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What Cancer Taught Me About Leadership, Connection and Imperfection

The worst news can be transformational. Being told I had cancer stopped me in my tracks, but it created a turning point that changed how I live and lead.

Fourteen years ago I followed my heart and set up my own therapy business, running a destination clinic offering pre and postnatal care for high-flying mothers and their babies. We supported over 10,000 women and I loved it with a passion; but I ate, slept and breathed my business, working both as the lead therapist and chief everything officer to the point I had focus for very little else. A year or so after launching, my best friend and mentor died unexpectedly in a car accident but although I was devastated by his loss I felt my small, new and relatively inexperienced team was not equipped to cope without me. I took a few days off but looking back, I realise I buried much of my grief, fear and emotion, believing that, as a leader, I needed to keep it together, regardless of what I was feeling inside.

Our relationship was something I’ll always cherish but his death created a space which I initially struggled to fill, feeling alone both personally and perhaps more critically – professionally. (There wasn’t the myriad of networks for leaders we have available now). A couple of years later I did meet the man I thought I would marry but, with the insight I now have, I can see that we were destined to fail and unfortunately it became a complicated love story, without the fairytale ending. When he died horrifically, in an accident at home I was grief stricken and traumatized once again.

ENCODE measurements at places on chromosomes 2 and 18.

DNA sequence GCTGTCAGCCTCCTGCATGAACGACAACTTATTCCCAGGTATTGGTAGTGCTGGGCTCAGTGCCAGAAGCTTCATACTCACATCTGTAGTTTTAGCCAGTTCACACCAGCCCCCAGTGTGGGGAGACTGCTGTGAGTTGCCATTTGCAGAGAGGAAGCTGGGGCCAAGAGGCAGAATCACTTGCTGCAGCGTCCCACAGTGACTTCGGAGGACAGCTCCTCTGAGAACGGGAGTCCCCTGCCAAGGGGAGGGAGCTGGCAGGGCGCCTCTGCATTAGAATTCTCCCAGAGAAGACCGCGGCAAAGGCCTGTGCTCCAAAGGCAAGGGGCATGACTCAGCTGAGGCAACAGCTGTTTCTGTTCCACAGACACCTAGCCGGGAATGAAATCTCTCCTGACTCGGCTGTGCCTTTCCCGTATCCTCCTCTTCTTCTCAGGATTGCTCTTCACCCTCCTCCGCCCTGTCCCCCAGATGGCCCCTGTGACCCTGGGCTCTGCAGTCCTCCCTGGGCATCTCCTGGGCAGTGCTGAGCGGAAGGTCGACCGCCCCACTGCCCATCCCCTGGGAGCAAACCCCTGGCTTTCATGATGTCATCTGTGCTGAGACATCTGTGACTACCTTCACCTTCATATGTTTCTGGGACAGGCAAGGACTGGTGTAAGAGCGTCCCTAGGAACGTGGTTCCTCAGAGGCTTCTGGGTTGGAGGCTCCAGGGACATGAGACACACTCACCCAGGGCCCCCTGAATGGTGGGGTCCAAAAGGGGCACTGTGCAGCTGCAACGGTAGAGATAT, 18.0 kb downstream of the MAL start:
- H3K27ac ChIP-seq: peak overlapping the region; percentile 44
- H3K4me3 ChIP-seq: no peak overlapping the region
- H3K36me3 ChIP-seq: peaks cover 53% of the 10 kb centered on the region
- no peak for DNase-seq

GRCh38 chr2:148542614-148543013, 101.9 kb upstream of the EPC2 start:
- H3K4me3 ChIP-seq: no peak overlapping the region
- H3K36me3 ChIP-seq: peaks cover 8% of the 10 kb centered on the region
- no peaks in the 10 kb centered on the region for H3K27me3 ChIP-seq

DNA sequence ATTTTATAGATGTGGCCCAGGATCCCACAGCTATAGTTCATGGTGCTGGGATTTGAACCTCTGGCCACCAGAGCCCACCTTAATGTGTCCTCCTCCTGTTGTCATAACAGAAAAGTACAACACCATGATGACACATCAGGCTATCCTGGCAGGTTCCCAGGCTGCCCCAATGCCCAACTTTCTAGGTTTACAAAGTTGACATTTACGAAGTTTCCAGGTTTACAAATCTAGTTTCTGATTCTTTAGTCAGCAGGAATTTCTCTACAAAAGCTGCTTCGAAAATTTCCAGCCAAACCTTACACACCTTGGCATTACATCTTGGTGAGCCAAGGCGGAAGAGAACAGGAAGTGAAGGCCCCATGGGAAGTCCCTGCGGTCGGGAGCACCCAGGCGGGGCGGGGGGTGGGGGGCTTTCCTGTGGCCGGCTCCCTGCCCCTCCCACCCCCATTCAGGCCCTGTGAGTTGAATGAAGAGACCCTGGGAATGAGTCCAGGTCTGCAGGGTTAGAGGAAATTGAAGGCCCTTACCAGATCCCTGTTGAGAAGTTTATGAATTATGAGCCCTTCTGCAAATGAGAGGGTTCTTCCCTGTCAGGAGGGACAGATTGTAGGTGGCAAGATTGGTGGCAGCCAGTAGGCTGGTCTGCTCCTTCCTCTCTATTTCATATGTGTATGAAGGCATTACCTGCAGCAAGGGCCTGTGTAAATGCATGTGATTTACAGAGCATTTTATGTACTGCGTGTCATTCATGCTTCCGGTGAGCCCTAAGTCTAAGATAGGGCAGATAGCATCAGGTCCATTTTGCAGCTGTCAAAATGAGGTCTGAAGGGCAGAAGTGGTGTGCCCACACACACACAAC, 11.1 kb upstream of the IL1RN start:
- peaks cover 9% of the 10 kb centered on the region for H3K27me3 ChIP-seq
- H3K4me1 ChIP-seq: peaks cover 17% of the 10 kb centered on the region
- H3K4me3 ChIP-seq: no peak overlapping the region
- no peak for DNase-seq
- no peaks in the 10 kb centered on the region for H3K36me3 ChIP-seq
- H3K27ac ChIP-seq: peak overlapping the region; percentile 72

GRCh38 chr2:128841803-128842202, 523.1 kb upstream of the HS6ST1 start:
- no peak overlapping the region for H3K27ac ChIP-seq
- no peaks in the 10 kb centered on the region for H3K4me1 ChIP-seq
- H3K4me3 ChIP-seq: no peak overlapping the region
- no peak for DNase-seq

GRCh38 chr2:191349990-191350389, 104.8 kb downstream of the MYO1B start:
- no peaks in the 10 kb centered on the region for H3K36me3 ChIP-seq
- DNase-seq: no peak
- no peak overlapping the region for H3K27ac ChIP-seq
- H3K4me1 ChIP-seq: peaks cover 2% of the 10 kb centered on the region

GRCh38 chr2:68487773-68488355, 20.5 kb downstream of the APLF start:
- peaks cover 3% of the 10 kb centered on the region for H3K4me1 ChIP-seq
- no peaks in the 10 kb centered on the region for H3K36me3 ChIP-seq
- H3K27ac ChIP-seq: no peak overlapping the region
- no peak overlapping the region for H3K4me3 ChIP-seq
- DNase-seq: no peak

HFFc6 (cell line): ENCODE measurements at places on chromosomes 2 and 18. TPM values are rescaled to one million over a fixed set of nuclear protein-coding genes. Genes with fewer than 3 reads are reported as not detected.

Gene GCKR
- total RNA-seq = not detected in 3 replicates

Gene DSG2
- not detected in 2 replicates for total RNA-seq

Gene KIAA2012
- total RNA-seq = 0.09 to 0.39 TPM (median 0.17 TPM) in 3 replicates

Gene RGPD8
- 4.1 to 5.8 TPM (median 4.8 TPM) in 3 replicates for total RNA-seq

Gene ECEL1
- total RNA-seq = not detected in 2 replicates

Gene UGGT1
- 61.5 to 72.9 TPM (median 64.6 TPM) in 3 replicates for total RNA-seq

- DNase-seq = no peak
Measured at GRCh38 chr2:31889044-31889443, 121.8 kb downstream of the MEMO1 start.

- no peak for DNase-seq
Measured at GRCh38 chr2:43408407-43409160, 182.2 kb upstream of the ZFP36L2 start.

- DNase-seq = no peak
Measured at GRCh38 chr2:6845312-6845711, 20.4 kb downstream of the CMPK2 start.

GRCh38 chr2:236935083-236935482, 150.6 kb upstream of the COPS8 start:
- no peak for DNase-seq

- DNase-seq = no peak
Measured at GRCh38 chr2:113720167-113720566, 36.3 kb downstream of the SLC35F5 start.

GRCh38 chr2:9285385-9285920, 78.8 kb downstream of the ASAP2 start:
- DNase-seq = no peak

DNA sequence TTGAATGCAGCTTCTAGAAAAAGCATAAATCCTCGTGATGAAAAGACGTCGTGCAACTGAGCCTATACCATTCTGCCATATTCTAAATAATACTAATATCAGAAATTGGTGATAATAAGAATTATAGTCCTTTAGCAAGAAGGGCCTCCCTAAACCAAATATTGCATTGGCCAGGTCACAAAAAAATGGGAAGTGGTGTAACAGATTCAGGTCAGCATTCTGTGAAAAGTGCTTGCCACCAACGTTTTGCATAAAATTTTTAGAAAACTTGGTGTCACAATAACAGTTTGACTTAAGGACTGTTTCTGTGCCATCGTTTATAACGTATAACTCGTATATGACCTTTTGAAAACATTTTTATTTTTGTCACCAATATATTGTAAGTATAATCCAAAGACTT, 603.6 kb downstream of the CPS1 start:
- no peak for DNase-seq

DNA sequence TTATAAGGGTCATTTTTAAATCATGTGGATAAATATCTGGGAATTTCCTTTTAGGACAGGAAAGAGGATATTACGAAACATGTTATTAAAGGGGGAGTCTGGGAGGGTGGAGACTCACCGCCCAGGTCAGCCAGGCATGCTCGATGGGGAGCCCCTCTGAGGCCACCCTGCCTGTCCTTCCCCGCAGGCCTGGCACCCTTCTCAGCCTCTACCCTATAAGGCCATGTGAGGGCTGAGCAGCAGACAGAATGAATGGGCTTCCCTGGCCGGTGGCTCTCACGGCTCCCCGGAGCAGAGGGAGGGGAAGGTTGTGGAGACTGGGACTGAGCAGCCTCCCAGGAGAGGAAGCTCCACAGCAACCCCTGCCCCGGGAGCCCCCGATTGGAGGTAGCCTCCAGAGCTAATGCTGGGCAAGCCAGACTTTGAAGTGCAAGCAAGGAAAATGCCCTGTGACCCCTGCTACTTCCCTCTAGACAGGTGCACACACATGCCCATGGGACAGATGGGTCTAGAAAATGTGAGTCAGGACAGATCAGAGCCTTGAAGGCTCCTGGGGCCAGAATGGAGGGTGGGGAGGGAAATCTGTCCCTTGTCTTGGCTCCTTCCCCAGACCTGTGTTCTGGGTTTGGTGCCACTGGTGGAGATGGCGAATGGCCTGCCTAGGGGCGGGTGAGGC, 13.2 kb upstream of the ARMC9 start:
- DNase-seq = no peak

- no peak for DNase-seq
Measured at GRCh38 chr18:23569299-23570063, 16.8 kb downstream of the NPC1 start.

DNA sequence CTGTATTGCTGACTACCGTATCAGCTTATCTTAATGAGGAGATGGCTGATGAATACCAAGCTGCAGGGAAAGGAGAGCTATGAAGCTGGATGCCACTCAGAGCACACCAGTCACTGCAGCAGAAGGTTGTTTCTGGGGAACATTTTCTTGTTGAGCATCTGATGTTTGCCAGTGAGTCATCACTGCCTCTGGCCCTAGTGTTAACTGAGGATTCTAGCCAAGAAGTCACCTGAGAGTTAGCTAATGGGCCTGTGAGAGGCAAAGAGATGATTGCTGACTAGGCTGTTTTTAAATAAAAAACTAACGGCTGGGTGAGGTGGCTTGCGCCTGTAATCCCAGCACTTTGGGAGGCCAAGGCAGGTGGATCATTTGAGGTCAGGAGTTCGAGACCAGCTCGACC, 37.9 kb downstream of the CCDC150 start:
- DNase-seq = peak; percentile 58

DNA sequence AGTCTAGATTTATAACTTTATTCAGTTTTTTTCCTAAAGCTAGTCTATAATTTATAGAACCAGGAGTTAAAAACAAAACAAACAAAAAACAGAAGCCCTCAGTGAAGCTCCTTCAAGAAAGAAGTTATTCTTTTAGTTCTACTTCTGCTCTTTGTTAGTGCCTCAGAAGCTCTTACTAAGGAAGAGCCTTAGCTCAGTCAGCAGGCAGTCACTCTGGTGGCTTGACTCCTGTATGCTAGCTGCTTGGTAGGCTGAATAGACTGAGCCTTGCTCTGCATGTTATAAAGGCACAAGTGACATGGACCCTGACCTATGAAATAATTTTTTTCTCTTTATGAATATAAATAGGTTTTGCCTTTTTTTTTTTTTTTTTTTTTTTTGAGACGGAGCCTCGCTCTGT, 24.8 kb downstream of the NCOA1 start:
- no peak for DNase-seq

This time I knew I needed more support and reached out to a great bereavement counsellor and started to change the ways that I worked and expressed myself. But without effective tools, old patterns can be hard to break and I struggled to connect to my deeper needs with the desire to show up as “a leader” overshadowing everything else. I’d already let go of my bricks and mortar location and started coaching clients; first in their homes and then through the companies that they worked for. I supported leaders within banking and finance, law and construction but 4 years later despite their success my business was only striving not thriving and inside I know something was off.

My clients were making incredible breakthroughs but, like me, they felt frustrated and held back by the organisations they worked for who were not yet ready for the cultural shifts we willed them to have. Without proper structures in place we all began to feel exhausted and “running on empty”. I started to feel powerless and a failure, not “good enough” as a coach for my clients, unwanted by the companies I was working with and unloved and unappreciated by life. Despite friends and family wanting the best for me, I felt isolated, alone and chronically under supported; unable to share my feelings in a way that I thought anyone could understand.